The World Trade Organisation has just been able to agree on the Bali Package at its Ninth Ministerial Conference, the first unanimous agreement since the inception of the Organisation in 1995.
The Bali Package is not a replacement of the infamous Doha Round of 2001 but rather an attempt to achieve some progress on the Doha Development Agenda in smaller, manageable amounts. The purpose of the Doha Round was to establish a binding framework that was fair to all and agreed by every member of the WTO. Its aims, and by extension all subsequent ministerial conferences, is to loosen trade barriers between countries and to aid development through trade. Media houses, especially in the West are hailing this as the saving of the Organisation. This is important to developing countries as the World Trade Organisation is currently one of the most democratic institutions.
There were not as many bones of contention in the agreeing of the Bali Package, as there were in the initial Doha Round and subsequent Ministerial Conferences. This is because all countries have used numerous Ministerial Conferences and inter-conference meetings to lay proposals that would be of interest to themselves and their political groupings.
There are four key features to the Bali Package: trade facilitation, food security in developing countries, cotton and measure for developing countries. Every feature will affect developing countries in some way, however they will not all impact every developing country. One feature, for instance cotton, focuses on a select few countries. Nevertheless the impact of the Bali Package on the economic prosperity of developing countries especially Least Developed Countries (LDCs) must not be overlooked, in the analysis of the importance of this agreement.
The most exciting feature of the Bali Package is the trade facilitation deal which will simplify customs bureaucracy. It has been most welcomed by businesses such as UPS who have to deal with numerous checkpoint and restrictions in their business. The trade facilitation deal makes provision for goods in transit, lowering tariffs and non-tariff barriers for transit goods. This will be very impactful for landlocked countries, the majority of which are developing countries. The effects of the deal will be most felt in the developing countries of Africa. The UNCTAD estimates that the average import involves up to 30 different parties, 40 documents and the repeating of 70% of data at least once.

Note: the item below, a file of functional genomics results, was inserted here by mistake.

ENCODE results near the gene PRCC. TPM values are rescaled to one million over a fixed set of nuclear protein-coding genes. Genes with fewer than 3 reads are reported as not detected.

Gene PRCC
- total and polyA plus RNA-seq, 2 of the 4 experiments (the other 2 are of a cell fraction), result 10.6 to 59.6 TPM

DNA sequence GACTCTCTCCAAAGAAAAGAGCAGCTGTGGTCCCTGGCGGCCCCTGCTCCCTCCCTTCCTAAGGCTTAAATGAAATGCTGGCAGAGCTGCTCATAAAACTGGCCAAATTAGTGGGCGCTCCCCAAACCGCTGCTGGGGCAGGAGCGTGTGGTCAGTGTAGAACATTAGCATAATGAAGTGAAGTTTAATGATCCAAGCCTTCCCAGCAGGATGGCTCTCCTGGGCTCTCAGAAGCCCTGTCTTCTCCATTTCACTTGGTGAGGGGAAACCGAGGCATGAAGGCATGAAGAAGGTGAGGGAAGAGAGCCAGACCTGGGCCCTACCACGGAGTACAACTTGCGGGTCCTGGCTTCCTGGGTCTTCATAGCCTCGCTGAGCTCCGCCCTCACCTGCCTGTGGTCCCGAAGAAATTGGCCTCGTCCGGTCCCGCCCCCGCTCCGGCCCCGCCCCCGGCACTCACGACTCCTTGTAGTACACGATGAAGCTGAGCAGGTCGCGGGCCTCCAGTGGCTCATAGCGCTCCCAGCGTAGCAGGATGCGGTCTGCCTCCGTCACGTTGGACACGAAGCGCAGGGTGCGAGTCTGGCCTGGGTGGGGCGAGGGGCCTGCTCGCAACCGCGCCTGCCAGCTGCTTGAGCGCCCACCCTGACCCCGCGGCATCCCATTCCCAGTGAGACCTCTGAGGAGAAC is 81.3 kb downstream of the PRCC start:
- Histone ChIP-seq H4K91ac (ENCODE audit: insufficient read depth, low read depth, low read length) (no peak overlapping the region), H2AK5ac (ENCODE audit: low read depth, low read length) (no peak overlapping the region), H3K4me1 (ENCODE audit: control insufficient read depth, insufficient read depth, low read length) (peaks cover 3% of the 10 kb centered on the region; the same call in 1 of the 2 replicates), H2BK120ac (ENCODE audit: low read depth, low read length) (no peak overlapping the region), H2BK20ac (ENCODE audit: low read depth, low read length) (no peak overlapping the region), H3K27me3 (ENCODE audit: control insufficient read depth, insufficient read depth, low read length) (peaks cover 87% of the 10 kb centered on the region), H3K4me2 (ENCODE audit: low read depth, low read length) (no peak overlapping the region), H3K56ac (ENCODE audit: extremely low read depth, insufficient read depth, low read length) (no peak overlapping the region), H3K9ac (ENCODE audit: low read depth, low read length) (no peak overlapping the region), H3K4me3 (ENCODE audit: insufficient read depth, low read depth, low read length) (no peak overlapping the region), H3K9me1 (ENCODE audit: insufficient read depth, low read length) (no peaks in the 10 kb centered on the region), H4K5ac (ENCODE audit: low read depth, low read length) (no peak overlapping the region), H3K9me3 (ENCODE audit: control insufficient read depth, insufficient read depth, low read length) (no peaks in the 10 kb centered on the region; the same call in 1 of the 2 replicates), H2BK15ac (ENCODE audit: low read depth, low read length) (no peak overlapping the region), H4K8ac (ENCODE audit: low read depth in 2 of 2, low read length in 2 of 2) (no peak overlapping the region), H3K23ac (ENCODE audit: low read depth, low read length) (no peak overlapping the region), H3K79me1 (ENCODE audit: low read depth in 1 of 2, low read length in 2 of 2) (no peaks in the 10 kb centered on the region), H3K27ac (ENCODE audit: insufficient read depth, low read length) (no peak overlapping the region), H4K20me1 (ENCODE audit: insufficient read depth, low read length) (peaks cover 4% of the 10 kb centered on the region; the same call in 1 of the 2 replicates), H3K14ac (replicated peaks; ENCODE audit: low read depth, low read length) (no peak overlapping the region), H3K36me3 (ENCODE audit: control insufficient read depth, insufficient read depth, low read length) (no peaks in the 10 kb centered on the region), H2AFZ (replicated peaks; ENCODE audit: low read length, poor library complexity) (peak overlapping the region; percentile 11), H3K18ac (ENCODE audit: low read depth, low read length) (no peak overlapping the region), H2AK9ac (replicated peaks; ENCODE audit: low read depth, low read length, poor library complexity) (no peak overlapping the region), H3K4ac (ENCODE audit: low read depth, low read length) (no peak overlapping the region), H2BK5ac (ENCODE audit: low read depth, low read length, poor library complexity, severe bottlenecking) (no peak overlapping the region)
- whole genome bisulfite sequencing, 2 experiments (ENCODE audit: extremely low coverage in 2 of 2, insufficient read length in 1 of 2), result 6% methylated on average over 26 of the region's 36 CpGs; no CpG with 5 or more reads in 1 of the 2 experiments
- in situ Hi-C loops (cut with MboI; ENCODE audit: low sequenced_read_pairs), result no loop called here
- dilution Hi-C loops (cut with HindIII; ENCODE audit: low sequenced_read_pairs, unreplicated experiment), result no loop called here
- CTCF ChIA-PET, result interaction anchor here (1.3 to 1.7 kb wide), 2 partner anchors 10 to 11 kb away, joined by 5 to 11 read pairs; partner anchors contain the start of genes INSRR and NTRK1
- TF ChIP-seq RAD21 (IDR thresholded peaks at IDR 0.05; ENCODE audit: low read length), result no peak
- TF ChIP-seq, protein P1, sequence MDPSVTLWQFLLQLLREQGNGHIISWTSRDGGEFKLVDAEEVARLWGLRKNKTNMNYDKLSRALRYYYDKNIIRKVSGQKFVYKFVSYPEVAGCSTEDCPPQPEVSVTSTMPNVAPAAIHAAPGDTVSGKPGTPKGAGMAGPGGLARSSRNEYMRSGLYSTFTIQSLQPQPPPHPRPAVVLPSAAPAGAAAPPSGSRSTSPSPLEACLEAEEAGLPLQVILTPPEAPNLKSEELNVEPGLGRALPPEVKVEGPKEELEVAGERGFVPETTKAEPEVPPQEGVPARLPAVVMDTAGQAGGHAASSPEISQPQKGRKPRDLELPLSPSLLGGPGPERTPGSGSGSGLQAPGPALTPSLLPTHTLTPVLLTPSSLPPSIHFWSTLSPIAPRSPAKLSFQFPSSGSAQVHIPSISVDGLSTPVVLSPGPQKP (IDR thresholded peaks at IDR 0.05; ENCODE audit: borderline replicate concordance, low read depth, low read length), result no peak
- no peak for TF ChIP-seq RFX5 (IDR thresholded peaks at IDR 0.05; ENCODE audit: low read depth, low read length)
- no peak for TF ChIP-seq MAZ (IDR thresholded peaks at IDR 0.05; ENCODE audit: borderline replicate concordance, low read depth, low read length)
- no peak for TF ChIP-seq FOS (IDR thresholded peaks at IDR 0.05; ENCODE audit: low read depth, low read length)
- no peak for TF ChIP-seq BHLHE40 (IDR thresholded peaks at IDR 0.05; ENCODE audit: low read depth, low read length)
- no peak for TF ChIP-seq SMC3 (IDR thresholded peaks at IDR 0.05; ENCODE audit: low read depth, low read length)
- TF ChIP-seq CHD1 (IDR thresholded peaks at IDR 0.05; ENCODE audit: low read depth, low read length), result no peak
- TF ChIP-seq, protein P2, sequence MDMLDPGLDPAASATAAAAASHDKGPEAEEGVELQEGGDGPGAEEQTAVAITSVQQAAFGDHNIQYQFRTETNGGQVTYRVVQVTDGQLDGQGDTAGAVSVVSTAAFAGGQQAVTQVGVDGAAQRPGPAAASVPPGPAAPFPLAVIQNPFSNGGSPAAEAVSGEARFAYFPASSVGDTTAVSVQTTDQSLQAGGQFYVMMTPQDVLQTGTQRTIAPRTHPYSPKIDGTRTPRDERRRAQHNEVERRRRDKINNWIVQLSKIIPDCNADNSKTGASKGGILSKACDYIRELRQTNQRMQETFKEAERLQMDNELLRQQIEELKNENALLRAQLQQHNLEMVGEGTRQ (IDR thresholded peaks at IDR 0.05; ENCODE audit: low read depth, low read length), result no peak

Savings from trade facilitation for developing APEC countries is estimated to be between 1-2% of import prices. With the trade facilitation deal, these barriers will be rapidly reduced. The harmonisation of documents, reformation of custom procedures and increased transparency and clarity will greatly help developing countries two-fold. Firstly, it will welcome foreign investment and second, it will facilitate easier exportation from their own small and medium business. Furthermore, as part of the agreement, African states and other developing countries will receive assistance from the World Bank, EU and OECD in the development of infrastructure and training.
It is expected that an extra $1trillion will be added to the global economy as a result of this particular section of the Bali Package. The UK expecting to benefit in excess of $1bn, whilst Germany has predicted they are due to make an extra sixty million euros a year from this deal. In addition, these new measures will ensure that the developing countries are more appealing to foreign investors as it is often the stress of goods mobility that is cited as the repellent to foreign direct investment. However, there are no figures of expected financial gain for developing countries from this deal.
Food security has long been a controversial factor in the Doha Development Agenda and it remained the key negotiation of the Bali Package. It is the key feature that affects all developing countries equally. Developing countries led by India, struggled but succeeded in keeping the right to hold stocks of food to protect their populations from a food crisis without risk of legal action from other members of the WTO.
The Bali Package offers a four year grace period at the end of which stockholding will be revisited. Although, this is thought of as a success, it should be noted that the data that was being used (and was being rejected by India) derives from 1988 and therefore leaves little room for developing countries to remain within agreed limits because the 1988 data does not reflect adequately their needs or capacity today.